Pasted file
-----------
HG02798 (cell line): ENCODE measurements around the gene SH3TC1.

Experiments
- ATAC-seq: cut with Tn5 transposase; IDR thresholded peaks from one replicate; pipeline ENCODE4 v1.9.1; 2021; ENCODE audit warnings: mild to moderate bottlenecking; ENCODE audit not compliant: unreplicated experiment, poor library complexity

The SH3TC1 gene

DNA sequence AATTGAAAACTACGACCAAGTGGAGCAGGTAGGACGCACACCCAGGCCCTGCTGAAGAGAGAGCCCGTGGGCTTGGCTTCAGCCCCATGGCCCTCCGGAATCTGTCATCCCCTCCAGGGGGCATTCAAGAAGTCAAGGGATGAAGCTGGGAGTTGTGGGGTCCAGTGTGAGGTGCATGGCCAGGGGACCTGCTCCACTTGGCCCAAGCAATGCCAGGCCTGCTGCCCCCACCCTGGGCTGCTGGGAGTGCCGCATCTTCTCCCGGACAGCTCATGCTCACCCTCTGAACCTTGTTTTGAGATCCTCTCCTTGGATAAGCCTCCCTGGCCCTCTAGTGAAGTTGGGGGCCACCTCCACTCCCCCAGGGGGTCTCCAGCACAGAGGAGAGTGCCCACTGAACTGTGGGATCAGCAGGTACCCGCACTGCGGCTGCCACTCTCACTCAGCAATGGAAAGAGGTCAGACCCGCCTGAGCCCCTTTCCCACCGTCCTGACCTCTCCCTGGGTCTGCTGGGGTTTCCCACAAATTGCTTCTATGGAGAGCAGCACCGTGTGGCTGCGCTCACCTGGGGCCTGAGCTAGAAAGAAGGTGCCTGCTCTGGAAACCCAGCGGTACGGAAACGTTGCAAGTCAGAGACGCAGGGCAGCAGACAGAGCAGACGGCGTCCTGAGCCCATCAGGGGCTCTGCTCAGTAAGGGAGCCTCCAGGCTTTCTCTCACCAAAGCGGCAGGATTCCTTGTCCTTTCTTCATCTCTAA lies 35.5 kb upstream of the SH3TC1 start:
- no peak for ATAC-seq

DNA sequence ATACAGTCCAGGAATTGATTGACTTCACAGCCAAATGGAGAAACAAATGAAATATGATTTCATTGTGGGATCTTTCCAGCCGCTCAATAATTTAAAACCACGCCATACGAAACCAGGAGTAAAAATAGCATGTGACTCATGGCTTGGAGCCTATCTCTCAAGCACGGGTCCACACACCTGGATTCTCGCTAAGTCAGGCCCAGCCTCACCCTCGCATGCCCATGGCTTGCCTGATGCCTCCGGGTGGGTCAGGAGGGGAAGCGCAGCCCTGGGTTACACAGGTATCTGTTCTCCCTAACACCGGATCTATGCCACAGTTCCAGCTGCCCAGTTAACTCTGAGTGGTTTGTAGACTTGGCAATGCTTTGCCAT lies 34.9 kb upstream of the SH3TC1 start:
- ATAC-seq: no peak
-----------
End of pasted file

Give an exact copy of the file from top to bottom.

HG02798 (cell line): ENCODE measurements around the gene SH3TC1.

Experiments
- ATAC-seq: cut with Tn5 transposase; IDR thresholded peaks from one replicate; pipeline ENCODE4 v1.9.1; 2021; ENCODE audit warnings: mild to moderate bottlenecking; ENCODE audit not compliant: unreplicated experiment, poor library complexity

The SH3TC1 gene

DNA sequence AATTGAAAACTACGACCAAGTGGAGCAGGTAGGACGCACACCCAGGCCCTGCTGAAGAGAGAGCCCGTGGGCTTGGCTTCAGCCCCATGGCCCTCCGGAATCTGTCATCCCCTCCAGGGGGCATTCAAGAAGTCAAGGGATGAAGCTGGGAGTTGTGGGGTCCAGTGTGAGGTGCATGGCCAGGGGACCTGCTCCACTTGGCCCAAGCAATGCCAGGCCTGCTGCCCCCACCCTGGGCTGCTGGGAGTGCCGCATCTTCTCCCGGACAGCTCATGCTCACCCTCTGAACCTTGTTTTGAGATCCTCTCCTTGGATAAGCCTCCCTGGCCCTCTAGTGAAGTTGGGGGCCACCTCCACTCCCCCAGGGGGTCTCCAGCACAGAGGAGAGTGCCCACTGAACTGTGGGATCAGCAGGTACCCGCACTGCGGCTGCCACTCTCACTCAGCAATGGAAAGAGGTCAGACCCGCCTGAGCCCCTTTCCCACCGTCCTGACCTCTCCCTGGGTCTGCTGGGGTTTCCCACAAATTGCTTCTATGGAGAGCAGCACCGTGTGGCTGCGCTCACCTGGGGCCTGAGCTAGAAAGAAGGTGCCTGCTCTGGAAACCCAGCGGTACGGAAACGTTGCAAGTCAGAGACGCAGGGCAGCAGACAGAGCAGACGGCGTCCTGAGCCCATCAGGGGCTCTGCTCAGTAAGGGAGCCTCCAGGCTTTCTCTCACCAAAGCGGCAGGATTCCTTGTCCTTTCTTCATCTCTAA lies 35.5 kb upstream of the SH3TC1 start:
- no peak for ATAC-seq

DNA sequence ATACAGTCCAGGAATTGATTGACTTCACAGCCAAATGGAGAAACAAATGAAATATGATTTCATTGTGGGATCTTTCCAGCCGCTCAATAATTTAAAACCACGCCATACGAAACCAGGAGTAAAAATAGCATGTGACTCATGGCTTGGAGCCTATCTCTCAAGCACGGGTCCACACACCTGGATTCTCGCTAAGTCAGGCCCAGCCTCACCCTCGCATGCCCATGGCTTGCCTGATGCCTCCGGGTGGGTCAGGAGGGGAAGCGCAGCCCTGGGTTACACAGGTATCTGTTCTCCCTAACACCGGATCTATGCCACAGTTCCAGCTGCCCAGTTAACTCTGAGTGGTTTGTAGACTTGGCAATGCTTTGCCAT lies 34.9 kb upstream of the SH3TC1 start:
- ATAC-seq: no peak